Add in the rampant, militant feminism that every male in the stories is a bad man, hurting women and doing terrible things and every woman needs to be avenged for the collective sins of men and I just couldn’t bear this book at all.
WARNING: Spoilers from here on out.
The one story that I enjoyed was about a couple who can’t stop thinking about the great amount of noise their upstairs neighbors make in the middle of the night. Are they moving bodies up there? Do they own ten Great Danes? Teach midnight tap dancing? Everyone who has had upstairs neighbors knows this feeling. So it was very relatable and fun. But then it was just over. The male of the couple goes upstairs to confront the neighbors about the noise and she just keeps waiting for him to come back, the end. Very abrupt and ended right in the middle of the resolution. This made it so forgettable that it took me ten minutes to remember the premise of this story when I sat down to write this review.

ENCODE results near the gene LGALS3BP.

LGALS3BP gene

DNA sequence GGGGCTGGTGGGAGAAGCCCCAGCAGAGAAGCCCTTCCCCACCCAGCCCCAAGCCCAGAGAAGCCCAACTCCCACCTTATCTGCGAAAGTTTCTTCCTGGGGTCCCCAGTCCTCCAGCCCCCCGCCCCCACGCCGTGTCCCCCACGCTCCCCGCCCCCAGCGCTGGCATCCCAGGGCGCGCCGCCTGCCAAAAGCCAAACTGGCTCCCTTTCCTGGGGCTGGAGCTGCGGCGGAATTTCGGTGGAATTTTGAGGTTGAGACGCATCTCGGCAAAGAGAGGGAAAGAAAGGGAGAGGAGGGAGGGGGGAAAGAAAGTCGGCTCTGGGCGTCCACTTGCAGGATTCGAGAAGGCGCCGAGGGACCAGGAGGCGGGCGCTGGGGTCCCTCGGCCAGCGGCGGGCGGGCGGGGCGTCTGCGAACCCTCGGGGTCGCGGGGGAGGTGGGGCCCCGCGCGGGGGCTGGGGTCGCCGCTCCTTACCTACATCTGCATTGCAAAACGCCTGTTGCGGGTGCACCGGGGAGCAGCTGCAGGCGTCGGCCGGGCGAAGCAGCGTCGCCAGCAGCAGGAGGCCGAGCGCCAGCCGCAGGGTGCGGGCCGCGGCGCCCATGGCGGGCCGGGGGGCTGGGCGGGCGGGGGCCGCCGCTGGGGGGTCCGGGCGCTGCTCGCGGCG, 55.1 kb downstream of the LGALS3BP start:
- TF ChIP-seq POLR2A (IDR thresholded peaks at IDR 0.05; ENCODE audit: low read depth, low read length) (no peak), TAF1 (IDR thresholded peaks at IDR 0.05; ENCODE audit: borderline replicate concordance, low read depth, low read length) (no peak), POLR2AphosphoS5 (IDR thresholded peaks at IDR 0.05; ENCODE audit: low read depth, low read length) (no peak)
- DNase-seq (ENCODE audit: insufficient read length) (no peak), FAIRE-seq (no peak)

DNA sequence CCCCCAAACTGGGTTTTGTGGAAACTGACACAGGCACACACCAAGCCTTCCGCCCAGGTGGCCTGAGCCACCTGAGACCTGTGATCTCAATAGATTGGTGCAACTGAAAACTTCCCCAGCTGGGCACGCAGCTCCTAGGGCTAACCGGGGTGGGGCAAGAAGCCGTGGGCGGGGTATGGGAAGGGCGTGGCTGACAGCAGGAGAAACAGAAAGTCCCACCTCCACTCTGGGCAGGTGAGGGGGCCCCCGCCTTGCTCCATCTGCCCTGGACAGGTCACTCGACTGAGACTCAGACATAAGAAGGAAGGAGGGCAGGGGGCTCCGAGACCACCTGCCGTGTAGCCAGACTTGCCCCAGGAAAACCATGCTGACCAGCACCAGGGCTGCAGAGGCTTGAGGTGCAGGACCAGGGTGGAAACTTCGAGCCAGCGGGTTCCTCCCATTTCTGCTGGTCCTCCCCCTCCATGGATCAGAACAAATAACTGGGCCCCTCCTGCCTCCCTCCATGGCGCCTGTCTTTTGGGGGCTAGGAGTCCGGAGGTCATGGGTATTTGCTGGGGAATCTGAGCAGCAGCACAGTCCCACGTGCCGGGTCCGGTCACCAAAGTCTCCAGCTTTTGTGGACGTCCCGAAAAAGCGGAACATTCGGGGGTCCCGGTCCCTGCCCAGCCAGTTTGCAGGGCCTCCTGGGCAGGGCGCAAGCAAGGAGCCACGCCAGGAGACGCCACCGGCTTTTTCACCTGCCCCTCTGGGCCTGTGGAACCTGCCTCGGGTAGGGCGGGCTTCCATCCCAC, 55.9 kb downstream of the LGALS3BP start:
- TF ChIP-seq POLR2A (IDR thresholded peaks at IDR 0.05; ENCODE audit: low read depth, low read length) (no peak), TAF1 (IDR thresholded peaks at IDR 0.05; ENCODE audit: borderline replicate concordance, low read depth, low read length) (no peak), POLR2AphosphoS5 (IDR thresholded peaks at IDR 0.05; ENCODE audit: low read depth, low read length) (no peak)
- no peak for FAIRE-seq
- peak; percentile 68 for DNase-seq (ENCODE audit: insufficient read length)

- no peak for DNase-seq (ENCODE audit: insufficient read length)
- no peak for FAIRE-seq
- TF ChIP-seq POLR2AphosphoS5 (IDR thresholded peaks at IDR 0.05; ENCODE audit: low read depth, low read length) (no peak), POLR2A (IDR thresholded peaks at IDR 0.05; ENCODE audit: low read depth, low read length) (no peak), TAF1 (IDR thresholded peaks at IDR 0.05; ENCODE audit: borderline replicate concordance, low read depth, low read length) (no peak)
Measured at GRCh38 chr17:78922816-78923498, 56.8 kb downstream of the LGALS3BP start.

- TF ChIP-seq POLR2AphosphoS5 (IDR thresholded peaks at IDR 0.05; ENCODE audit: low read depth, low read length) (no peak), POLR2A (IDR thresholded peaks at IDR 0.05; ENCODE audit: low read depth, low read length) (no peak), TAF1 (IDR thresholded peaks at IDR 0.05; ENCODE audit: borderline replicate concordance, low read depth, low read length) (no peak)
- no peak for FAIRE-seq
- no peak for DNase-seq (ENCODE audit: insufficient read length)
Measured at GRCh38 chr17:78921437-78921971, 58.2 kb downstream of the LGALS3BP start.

There were also some fact problems with this book. For example, the story about the Sabine women. I am familiar with the story and I am familiar with the varying interpretations of the story over the years. Basically soldiers from Rome invade the city of Sabine killing all the men and taking the women as war trophies to rape and force into marriage. It was a fine story but when the Roman soldiers invade Sabine the women cry out to the goddess Demeter for assistance. Why? Demeter is a fierce goddess to be sure and a great defender of women, but she’s also a Greek goddess. Five minutes on Google will tell you that Sabine was part of the Roman empire in, what is now, Italy. So why would they be crying out in anguish for a Greek goddess’ assistance? That made zero sense and took away from the story.